The Nest is the first Airstream travel trailer that’s made out of fiberglass and not aircraft aluminum. You already know the standard, iconic Airstream trailer, with the gleaming, rounded silver bullet-looking exterior. Airstream has been selling those for almost 90 years. Problem is, they cost a lot of money –- the full-boat Airstream Classic starts at $149,900. Other models are less, but the company still was missing out on some of the more entry-level market for these things.
Enter Airstream’s own Basecamp model, a smaller, more turret-shaped but still-aluminum trailer for two aimed at younger, more active-lifestyle adventurers, which starts at just $36,900. The Nest is about the same size as the Basecamp and has its own style but costs…$47,900. That’s a bit of a surprise. It would have seemed like the fiberglass Nest, no matter how stylish, would be cheaper than an aluminum Basecamp. What do I know about the trailer business?
Airstream acquired a little company in Oregon that was making the highly efficient Nest a few years ago. The Nest -– officially called the Nest by Airstream — has all the energy-efficient comforts of traditional Airstreams packaged in that stylish fiberglass exterior.
I picked mine up from Airstream’s Los Angeles sales office, where the helpful and knowledgeable staff set up my Land Rover Discovery HSE with a tow hitch and then set up the Nest with spring bars, plugged in the seven-pin connector and hooked up a radio-frequency trailer brake controller that plugged into the 12V accessory socket. I hope your Airstream dealer is as good — it should be.
Then I rolled out of the dealership lot like a Good Sam with his first retirement pay stub.
Nest interior is loaded. When you're done driving for the day, open the fridge and you could be, too.
All trailers make sometimes-troubling sounds when you go over a bump or cross a rain gutter. My guess is it’s the spring bars scraping across their mounts. This one, like all trailers, creaked and popped like an ex-football player’s arthritic knee as it went through the rain gutter outside the dealership. But once underway in a straight line the whole rig quieted down.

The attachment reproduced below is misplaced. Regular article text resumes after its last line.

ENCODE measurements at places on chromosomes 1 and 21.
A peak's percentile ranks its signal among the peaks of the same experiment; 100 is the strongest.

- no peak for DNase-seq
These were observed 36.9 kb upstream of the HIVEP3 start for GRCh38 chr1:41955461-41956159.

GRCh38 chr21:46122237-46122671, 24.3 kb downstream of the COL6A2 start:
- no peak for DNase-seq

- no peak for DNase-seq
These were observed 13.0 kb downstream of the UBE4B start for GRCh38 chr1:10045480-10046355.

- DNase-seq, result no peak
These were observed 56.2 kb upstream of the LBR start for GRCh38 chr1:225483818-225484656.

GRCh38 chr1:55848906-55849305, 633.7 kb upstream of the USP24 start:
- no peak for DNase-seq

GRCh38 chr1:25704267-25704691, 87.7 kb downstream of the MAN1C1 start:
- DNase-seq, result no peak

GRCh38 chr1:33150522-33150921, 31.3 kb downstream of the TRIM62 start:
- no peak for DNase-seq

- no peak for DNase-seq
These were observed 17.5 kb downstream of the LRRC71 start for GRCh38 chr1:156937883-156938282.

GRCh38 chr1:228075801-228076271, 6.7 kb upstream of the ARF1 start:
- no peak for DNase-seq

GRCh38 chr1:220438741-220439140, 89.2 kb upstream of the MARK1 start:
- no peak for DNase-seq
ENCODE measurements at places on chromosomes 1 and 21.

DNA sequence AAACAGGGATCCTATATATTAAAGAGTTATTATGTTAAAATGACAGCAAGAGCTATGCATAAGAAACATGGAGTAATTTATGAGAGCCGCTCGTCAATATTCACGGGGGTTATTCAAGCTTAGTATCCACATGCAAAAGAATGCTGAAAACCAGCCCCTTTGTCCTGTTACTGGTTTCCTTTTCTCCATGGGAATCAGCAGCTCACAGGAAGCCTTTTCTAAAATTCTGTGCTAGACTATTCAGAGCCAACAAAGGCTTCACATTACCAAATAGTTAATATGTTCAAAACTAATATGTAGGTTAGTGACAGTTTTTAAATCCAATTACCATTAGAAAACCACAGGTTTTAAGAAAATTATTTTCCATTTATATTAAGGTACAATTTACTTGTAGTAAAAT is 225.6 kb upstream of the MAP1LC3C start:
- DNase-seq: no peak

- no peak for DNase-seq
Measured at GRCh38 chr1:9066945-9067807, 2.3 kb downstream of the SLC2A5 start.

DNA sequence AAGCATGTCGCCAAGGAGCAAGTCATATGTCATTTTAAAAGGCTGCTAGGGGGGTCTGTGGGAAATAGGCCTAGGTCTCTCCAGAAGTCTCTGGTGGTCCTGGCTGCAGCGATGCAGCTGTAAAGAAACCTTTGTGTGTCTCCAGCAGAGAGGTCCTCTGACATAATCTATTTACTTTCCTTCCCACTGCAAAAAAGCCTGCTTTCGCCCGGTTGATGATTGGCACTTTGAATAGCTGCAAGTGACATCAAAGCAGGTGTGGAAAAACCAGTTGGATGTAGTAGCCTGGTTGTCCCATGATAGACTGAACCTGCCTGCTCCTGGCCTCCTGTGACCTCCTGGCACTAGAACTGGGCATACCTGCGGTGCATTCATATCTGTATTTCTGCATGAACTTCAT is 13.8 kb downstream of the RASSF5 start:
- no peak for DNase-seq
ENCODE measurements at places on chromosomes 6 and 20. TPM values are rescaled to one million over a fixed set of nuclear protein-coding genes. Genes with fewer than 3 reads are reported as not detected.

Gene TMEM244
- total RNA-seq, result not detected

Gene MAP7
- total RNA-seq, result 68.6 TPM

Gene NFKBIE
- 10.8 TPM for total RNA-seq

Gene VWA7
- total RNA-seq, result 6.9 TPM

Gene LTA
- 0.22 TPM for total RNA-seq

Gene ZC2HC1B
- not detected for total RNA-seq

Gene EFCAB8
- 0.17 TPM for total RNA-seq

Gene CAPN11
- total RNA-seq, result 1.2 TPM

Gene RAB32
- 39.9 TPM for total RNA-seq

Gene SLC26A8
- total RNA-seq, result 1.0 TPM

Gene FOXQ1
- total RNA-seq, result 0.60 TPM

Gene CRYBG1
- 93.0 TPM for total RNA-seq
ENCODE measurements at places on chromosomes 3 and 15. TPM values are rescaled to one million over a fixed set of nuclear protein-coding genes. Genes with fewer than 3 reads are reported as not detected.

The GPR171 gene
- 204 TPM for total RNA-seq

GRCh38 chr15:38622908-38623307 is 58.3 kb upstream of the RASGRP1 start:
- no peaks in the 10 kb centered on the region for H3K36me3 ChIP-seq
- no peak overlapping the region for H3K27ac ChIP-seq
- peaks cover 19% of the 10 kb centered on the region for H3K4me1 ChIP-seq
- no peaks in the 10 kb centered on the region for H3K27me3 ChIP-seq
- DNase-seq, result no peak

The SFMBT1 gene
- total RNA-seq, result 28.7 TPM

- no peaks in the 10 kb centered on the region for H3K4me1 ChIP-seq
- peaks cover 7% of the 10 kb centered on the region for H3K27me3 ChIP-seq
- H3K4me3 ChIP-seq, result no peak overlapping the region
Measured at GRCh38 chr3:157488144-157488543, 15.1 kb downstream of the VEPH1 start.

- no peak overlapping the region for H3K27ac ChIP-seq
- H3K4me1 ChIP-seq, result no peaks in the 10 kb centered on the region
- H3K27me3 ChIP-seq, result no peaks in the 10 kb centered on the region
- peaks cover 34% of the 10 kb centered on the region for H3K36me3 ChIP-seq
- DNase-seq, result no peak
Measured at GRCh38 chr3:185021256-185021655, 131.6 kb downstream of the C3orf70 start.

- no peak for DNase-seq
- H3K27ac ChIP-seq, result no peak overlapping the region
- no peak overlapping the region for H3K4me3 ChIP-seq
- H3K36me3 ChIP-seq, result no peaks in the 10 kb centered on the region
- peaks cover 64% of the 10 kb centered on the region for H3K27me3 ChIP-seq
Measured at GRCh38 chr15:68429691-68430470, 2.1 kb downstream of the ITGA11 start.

The 2018 Land Rover Discovery tow vehicle felt up to the task, with a rated towing capacity of 8201 pounds, which is more than enough to haul the 3400-pound trailer. This particular Discovery has a 3.0-liter supercharged gasoline six making 340 hp and 332 lb-ft of torque. It’s mated to an eight-speed automatic with more drive modes than your crazy ex-spouse. Its awd goes through a two-speed transfer case likely able to take on anything, though I wasn’t planning to go off road. Loaded up with luxury, from 22-inch wheels to that ridiculous heated windshield that makes it look like you’re driving through a chain link fence, the British beast stickered at a whoppingly good $80,210. Aye Chihuahua.
I stopped at home, threw in enough T-shirts, breakfast cereal and granola bars to stay alive for the weekend, and headed out. Immediately I pointed the Discovery up Highway 2, Angeles Crest Highway. Not only is this road the best test track in the world for sports cars and sport bikes alike, it also leads to several campgrounds that are so far up in the wilderness you’d never know you were less than an hour from the L.A. freeway system.
Campsite 18 was difficult to access, unless you're good at trailer-backing, which I ain't
On Angeles Crest the Discovery/Nest combination was easily able to exceed the 45-mph speed limit going up the highway’s many twists and turns, and soon I was in line behind the LA commuters on their way over the mountain and home to Palmdale. When the commuters all peeled off to the left at Angeles Forest Highway, I kept straight and soon enough was entering Chillao Flats campground with a few other hearty outdoor Angelenos.